At 29, Steward will be the youngest member of Sumlin’s staff. The 32-year-old Murray had previously held that title.

“We couldn’t be happier to be welcoming AJ to the Arizona Football Family,” the Arizona football head coach said in a statement. “AJ brings a work ethic and experience that will impact the development of our student-athletes in a very positive way. His passion for the game, passion for making a difference and his recruiting background make him a great fit for our staff.“

The past two seasons, Steward was the running backs coach at BYU. Prior to that, Steward had served in the same capacity at Rice for three years (2014-17).

Steward, who played his college football at Kansas, began his coaching career as a graduate assistant at Rice in 2012-13.

“My wife Virginia and I are thrilled to have the opportunity to come to Tucson and make the University of Arizona our home,” Steward said. “I’m grateful for the opportunity to be able to continue my coaching career under someone like Coach Sumlin, and I can’t wait to get to work with our young men!”

Four-star 2017 DB Deon Jones tweets transfer from Maryland

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A once highly-touted member of the Maryland football program is on his way out. Probably.

Late last week, Deon Jones took to Twitter to announce that he has decided to enter his name into the NCAA transfer database, the first step in a likely move away from Maryland football. According to the defensive back, he will graduate from the university in May.

Not only will he be eligible to play immediately at another FBS school in 2020, he will have another season of eligibility he can use in 2021 as well.

“I will forever be a TERP and I cannot thank this university enough for all of the opportunities they have afforded me over the past 3 years,” Jones wrote.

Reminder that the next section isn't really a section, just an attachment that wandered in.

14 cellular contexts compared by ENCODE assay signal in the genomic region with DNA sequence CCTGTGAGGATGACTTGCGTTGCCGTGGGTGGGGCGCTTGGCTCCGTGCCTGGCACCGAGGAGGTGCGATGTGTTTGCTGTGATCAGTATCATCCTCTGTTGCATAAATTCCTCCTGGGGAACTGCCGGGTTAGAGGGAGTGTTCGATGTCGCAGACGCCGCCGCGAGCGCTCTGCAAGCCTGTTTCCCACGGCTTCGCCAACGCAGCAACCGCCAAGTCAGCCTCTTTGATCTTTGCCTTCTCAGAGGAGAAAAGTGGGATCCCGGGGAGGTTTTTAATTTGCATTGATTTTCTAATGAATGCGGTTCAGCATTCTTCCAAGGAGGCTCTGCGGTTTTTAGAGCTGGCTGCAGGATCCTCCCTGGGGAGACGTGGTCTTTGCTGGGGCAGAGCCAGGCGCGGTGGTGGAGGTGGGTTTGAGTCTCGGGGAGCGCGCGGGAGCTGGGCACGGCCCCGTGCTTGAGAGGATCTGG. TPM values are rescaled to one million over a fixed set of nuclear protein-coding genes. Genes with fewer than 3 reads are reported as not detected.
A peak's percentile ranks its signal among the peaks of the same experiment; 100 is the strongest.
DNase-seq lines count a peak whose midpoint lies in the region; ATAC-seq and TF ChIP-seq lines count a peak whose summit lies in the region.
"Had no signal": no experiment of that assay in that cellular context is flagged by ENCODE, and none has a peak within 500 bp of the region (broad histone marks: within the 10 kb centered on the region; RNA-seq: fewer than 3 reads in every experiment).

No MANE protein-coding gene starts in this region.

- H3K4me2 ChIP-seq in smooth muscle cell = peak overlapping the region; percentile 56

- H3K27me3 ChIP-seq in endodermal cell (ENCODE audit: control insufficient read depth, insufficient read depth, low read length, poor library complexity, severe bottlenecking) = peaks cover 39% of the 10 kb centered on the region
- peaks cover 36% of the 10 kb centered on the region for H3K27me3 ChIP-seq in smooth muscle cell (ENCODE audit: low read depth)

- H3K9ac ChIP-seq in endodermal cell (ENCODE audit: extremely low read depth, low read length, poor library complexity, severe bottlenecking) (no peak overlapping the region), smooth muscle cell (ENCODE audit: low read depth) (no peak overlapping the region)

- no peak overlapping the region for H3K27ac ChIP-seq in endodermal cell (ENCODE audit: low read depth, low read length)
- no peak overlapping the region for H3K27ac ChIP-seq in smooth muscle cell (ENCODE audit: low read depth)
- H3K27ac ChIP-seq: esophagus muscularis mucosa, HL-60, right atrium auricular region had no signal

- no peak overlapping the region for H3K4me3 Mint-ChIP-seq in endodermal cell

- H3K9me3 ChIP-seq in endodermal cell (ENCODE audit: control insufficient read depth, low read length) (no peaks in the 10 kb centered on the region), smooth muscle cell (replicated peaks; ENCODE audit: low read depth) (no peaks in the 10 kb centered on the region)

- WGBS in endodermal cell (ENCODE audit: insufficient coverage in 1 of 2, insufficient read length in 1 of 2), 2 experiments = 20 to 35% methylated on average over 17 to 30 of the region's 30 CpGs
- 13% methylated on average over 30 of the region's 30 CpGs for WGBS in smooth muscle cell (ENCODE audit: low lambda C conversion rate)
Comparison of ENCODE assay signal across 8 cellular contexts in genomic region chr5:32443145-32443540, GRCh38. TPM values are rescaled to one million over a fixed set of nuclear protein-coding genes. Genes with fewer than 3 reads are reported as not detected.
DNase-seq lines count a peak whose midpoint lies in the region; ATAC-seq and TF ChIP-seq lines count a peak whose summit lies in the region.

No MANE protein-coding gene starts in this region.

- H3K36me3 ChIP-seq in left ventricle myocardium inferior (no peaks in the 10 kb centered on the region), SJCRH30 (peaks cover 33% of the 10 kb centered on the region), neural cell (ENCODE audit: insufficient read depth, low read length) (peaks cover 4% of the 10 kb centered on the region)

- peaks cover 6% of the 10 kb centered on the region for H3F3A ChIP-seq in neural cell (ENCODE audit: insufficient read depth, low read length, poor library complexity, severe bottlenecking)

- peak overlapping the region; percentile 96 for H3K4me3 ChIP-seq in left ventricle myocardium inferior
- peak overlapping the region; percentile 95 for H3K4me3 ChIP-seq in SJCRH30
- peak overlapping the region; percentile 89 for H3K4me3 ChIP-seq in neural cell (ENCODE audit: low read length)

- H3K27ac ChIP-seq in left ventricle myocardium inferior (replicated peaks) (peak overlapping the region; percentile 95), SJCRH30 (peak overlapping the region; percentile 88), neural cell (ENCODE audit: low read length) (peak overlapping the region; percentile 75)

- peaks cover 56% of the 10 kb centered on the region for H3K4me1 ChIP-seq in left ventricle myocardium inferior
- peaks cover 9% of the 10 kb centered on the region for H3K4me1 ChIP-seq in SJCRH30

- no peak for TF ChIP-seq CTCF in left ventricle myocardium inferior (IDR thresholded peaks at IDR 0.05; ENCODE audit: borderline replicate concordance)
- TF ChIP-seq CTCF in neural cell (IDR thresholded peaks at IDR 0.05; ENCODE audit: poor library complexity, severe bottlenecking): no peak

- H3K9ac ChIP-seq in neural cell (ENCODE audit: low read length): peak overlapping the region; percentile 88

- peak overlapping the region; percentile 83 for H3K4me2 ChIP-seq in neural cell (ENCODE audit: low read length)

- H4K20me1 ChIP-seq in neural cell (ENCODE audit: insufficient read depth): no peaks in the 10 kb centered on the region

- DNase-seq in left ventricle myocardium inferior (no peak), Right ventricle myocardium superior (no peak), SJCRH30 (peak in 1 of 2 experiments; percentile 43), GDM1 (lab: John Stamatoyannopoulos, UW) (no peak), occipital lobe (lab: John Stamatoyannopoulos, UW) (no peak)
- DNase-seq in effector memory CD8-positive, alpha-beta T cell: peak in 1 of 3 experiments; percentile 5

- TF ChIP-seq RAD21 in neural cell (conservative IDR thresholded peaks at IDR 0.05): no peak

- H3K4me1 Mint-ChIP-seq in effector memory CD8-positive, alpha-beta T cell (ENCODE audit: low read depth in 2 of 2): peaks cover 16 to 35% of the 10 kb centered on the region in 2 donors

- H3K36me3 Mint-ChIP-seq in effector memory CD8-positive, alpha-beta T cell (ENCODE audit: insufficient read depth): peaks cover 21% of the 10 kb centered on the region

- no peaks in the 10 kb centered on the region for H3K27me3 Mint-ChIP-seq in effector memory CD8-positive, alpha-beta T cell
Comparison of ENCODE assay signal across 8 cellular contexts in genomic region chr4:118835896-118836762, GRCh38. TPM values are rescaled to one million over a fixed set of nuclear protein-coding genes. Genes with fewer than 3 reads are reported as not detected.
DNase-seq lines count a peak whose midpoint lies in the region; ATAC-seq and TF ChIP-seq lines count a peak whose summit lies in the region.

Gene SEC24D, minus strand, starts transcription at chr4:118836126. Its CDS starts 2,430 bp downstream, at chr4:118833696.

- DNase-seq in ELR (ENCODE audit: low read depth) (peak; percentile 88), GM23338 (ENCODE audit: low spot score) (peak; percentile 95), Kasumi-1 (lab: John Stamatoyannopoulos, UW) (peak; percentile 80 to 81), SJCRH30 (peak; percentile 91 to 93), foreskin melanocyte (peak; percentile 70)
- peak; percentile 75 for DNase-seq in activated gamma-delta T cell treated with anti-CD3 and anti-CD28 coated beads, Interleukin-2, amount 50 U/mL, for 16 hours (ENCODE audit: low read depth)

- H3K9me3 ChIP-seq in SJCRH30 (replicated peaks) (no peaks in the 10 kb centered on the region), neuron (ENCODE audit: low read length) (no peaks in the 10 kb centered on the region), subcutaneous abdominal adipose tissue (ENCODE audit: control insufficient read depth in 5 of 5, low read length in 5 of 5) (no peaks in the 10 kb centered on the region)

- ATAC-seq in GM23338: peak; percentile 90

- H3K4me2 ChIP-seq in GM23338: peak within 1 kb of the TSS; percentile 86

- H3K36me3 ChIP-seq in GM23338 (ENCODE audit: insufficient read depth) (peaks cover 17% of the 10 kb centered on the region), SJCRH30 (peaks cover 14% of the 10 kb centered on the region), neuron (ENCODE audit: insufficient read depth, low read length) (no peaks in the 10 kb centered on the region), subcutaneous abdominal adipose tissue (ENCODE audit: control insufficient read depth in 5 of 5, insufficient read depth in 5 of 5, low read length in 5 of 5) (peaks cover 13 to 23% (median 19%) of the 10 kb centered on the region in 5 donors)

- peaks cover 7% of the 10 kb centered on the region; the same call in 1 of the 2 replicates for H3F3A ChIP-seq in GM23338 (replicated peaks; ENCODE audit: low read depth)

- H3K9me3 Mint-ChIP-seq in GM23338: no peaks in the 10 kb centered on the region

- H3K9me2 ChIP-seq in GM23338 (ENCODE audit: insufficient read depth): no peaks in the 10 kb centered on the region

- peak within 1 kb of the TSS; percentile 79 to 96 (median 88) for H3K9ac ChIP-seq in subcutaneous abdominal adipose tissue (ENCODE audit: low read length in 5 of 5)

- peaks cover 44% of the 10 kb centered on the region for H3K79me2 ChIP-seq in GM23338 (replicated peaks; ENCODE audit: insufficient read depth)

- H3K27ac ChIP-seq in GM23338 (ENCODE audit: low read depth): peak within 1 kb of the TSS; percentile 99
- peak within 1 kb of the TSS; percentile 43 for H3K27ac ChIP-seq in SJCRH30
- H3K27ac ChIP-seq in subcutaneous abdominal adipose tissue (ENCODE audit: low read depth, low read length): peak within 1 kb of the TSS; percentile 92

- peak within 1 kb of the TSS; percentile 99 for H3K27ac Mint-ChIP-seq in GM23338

A four-star member of the Terrapins’ 2017 recruiting class, Jones was rated as the No. 3 player in the state of Maryland regardless of position. Only one signee in the Terps’ class that year, running back Anthony McFarland, was rated higher than Jones.

After taking a redshirt as a true freshman, Jones appeared in 21 games the past two seasons. He started six of those contests, with all six of those starts coming this past season.

Jones will finish his time with Maryland football with 51 tackles, two forced fumbles, one tackle for loss and one pass defensed.

More than a dozen players have left the Maryland football program since last season began, including a pair of quarterbacks.

Ex-Wisconsin WR Marcus Randle El arrested, charged in double homicide

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A former member of the Wisconsin football program is at the center of a very sad and disturbing situation that began developing early last week.

According to multiple media outlets, Marcus Randle El turned himself in to police in Chicago Saturday afternoon after a warrant for his arrest had been issued in connection to a double murder in Janesville, Wisconsin. The 33-year-old Randel El is facing two counts of first-degree intentional homicide.

From the NBC television affiliate in Madison, WI:

Early Monday morning, 30-year-old Seairaha Winchester and 27-year-old Brittany McAdory were found shot near the intersection of Midvale Drive and Deerfield Drive in Janesville. They were taken to a hospital where they died.

During the news conference announcing the arrest, Lt. Charles Aagaard said investigators recovered video footage confirmed Winchester and McAdory went to the T.A. Express gas station around 2 a.m. that morning and left the store in McAdory’s black Jeep Cherokee. Investigators say their evidence indicates they planned to meet with Randle El, who was also in the area.